Why would you want to do it? Both PC come with win 10 already installed, its better to just move your data from old to new
Win 10 on Lenovo PC is a special version, it only works on Lenovo. This is a pretty unique case though as you moving it from 1 lenovo to another, not sure what would happen. There would likely be activation issues with win 10
I think this depends on how simplistic a job you are talking about. I would say that on a simple level, you are unlikely to just get it to work by just taking the drive out and putting it in the new computer.
I cannot vouch for these people and I do not know if they are safe or if it really is "free" like they say. When it comes down to it though, the answer to your question is that it is not just a straightforward swap.
Take for example when you reinstall windows 10. You don't need the key. It auto-detects your system. I have just done it recently. I was a bit reluctant about re-installing but it worked out fine in the end. The fact that I didn't need to do anything other than just reinstall and wait for it to activate it is a good indication of how hardware dependent it is.
At a calculated (and reasonably experienced) guess you can pretty much change anything but the motherboard, CPU or the hard drive that the Windows OS was installed on. Change RAM/ other hard drives/ GPUs etc to your hearts content.
On Transferring a System Drive with Windows 10 to a Completely Different Machine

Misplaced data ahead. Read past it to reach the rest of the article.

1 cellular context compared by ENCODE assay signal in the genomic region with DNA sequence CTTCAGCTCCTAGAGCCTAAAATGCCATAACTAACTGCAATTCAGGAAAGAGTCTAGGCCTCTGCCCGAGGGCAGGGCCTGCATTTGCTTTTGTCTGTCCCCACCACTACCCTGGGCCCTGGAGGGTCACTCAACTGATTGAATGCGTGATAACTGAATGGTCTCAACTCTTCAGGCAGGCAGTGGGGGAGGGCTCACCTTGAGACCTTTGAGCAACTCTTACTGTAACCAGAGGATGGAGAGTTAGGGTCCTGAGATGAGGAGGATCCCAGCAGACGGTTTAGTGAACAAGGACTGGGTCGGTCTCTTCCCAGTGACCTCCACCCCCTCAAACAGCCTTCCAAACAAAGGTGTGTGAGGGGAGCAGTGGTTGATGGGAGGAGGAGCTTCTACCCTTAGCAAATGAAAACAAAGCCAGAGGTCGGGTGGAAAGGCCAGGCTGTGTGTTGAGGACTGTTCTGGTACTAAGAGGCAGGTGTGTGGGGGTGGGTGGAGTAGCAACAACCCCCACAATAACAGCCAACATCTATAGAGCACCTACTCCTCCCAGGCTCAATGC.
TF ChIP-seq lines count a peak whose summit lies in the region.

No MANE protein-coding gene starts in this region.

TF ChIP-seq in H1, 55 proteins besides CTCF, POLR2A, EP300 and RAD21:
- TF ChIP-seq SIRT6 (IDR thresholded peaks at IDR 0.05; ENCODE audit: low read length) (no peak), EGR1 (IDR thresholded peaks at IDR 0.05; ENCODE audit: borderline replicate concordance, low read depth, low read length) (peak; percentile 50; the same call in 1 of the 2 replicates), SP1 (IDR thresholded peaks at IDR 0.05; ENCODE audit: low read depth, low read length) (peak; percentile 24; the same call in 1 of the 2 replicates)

Yes, you can do this, but you will get one of three results:
1. The machine will not boot, period. In which case you will simply have to do a completely clean install of Windows 10 anyway. If the hardware is really different this is the most likely outcome.
2. The machine will boot and run, even relatively well, and you can reactivate Windows, but because the hardware is completely different you will spend weeks to months chasing one issue after another because virtually nothing from the old hardware matches the new and that would make any OS crazy. It’s expecting things that just aren’t there anymore.
3. The machine will boot and run flawlessly, though Windows will not be activated. This happens, but is the least likely outcome. I’ve personally never seen this occur, but there are enough credible reports that it must happen on occasion. I would also imagine this only happens when one is dealing with actual or virtual "hardware twins" for the transplant.
My general advice is to start again from scratch. It all depends on what your tolerance for experimentation and frustration is.
If the machine in question ever had Windows 10 installed and activated at any point in the past it when you reinstall it will automatically fetch the digital license for the edition that it knows that machine last had. You can, of course, choose to upgrade it to a different edition, e.g., Home to Pro, by purchasing a Pro license key and using Settings, Update & Security, Activation Pane, Change product key link. After doing the under the hood activation for the components that were previously locked, you’ll have Windows 10 Pro instead. Windows 10 does not have to be reinstalled, as all components are already present, it is the license key that determines which are unlocked and active, which in turn is what determines the edition you’re running.